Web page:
c-Jun N-terminal kinases (JNKs) mediate pro-inflammatory actions of microglia

Vicki Waetzig, Karen Czeloth, Ute Hidding, Kirsten Mielke, Moritz Kanzow, Stephan Brecht, Mario Goetz, Ralph Lucius, Thomas Herdegen, Uwe-Karsten Hanisch
Glia 2005, 50 (3): 235-46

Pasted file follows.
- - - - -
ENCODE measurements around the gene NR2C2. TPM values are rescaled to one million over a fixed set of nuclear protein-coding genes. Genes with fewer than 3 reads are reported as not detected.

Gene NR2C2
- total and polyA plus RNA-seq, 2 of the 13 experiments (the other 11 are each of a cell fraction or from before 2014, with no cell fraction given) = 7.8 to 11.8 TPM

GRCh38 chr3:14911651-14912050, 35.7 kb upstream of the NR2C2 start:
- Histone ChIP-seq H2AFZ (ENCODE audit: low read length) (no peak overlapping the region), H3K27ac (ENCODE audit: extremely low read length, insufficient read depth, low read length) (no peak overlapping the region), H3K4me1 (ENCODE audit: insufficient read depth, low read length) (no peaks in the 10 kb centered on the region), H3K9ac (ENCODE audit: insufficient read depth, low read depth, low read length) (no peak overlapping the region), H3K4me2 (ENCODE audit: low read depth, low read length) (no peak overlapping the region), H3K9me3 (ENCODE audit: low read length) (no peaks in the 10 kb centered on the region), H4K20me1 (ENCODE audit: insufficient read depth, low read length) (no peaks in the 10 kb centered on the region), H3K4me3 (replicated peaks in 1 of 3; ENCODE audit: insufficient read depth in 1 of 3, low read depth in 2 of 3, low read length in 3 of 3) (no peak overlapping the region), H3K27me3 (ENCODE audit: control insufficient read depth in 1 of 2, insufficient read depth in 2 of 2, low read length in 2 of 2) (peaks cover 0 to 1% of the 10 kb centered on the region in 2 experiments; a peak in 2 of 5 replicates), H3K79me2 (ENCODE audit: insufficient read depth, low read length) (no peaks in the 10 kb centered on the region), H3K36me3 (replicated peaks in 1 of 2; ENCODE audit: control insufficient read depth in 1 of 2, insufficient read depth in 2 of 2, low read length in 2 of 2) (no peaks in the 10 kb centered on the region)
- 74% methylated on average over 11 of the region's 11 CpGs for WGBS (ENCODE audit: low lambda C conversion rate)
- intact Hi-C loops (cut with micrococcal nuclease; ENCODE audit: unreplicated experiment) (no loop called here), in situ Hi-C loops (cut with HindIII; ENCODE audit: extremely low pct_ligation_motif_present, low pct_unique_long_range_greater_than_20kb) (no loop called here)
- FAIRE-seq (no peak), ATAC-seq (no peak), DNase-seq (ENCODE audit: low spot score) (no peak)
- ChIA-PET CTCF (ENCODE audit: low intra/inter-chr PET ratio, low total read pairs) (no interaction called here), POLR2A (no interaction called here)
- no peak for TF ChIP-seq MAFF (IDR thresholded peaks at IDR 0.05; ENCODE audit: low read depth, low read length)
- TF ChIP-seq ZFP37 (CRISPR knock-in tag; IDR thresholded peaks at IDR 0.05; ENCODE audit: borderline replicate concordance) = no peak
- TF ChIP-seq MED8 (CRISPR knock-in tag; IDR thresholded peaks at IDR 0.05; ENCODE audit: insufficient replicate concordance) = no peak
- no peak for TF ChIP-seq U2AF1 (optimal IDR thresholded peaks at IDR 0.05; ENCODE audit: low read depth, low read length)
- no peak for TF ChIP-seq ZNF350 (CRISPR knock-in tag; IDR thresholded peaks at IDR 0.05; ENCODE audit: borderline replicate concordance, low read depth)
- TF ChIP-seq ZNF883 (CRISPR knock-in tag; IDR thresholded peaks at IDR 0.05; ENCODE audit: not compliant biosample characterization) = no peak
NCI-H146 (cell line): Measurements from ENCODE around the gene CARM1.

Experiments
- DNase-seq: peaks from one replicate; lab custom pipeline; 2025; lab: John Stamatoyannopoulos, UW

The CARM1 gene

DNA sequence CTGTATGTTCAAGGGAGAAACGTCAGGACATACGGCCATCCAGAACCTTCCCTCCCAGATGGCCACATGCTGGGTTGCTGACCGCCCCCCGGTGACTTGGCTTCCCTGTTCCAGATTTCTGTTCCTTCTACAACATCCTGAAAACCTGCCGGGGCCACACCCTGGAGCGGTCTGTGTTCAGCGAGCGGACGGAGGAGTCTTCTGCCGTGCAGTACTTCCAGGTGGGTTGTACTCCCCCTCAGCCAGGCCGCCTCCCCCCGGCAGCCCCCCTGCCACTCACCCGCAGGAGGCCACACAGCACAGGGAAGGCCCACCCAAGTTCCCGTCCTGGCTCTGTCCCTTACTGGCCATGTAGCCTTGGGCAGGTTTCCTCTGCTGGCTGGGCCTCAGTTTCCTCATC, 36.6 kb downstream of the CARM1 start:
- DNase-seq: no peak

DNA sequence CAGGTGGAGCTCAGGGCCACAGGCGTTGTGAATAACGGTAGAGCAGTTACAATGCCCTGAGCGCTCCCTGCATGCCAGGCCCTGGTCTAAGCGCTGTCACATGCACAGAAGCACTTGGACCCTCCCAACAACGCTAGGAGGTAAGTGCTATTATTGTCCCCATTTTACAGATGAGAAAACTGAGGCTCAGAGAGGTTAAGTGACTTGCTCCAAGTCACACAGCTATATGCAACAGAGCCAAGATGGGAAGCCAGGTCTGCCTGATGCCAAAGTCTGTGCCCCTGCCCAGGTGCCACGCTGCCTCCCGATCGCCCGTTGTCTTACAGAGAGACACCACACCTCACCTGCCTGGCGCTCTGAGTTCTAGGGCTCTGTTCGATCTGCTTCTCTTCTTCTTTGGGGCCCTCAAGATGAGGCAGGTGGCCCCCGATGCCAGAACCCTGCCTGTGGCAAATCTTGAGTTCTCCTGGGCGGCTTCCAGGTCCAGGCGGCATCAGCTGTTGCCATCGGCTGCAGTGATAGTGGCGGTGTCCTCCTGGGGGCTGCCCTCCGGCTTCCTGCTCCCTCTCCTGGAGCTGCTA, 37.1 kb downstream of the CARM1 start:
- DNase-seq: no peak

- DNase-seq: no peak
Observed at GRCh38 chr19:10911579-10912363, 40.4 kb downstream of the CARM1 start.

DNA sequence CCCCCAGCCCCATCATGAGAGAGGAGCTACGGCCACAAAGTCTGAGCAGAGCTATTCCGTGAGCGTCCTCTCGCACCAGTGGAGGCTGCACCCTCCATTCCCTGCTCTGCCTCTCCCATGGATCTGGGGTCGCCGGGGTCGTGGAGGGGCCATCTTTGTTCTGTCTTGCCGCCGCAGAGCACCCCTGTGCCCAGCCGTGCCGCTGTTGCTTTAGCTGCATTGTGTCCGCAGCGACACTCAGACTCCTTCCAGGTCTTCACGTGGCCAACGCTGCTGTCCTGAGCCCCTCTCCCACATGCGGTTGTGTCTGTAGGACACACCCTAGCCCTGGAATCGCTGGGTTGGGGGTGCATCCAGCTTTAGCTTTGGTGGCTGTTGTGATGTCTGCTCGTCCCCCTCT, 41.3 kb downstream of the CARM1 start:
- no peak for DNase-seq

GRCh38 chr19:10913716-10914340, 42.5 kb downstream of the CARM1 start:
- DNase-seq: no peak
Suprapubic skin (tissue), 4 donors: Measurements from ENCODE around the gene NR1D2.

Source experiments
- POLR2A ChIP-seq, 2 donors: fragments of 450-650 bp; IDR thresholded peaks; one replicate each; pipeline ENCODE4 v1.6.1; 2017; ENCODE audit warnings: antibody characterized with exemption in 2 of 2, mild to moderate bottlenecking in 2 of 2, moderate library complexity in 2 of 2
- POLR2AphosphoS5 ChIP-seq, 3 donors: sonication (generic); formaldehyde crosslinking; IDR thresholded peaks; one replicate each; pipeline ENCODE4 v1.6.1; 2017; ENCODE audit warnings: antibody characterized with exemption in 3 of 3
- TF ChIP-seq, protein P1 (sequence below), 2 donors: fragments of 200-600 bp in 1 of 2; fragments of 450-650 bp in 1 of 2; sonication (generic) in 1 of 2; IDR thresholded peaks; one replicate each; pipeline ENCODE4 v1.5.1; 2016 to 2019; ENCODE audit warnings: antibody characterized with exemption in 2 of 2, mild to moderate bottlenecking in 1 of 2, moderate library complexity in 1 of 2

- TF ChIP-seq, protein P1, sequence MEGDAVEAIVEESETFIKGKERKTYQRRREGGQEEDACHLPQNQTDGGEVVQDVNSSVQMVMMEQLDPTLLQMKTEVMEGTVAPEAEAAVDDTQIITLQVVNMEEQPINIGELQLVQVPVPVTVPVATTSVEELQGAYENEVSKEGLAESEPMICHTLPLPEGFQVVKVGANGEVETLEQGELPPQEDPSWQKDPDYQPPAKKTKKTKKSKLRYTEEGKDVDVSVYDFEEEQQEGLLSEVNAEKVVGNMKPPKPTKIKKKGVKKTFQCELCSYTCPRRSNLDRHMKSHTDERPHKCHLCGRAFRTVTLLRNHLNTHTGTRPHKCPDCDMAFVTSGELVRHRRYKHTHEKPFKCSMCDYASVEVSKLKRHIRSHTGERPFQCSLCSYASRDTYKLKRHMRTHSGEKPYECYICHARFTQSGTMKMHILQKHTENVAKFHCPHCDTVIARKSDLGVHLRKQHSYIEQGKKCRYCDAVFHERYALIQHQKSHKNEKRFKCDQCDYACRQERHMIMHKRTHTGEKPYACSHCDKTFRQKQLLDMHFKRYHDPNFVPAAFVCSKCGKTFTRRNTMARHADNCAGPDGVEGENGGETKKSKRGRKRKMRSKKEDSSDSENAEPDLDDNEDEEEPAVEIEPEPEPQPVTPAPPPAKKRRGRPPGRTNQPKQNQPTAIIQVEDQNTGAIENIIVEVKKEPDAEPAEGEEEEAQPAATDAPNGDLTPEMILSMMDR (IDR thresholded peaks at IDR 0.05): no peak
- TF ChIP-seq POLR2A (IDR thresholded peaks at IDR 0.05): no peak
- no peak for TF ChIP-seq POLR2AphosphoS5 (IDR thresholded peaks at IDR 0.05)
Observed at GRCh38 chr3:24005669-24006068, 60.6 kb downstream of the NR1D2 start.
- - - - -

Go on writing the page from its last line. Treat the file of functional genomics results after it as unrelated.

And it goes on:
The activation and function of c-Jun N-terminal kinases (JNKs) were investigated in primary microglia cultures from neonatal rat brain, which express all three JNK isoforms. Lipopolysaccharide (LPS), tumor necrosis factor-alpha (TNF-alpha), and thrombin preparations induced a rapid and lasting activation of JNKs in the cytoplasm. In the nucleus, the activation patterns were rather complex. In untreated microglia, the small pool of nuclear JNKs was strongly activated, while the high-affinity JNK substrate c-Jun was only weakly phosphorylated. Stimulation with LPS increased the total amount of nuclear JNKs and the phosphorylation of the transcription factor c-Jun. Levels of activated JNKs in the nucleus, however, rapidly decreased. Analysis of the nuclear JNK isoforms revealed that the amount of JNK1 declined, while JNK2 increased, and the weakly expressed JNK3 did not vary. This observation suggests that JNK2 is mainly responsible for the activation of c-Jun in this context. Upstream of JNKs, LPS induced a lasting activation of the constitutively present JNK kinase MKK4. The function of JNKs in LPS-triggered cellular reactions was investigated using SP600125 (0.5-5 microM), a direct inhibitor of JNKs. Inhibition of JNKs reduced the LPS-induced metabolic activity and induction of the AP-1 target genes cyclooxygenase-2 (Cox-2), TNF-alpha, monocyte chemoattractant protein-1 (MCP-1), and interleukin-6 (IL-6) in response to LPS, while ERK1/2 and p38 alpha had a more pronounced effect on LPS-induced cellular enlargement than JNKs. In summary, JNKs are essential mediators of relevant pro-inflammatory functions in microglia with different contributions of the JNK isoforms.

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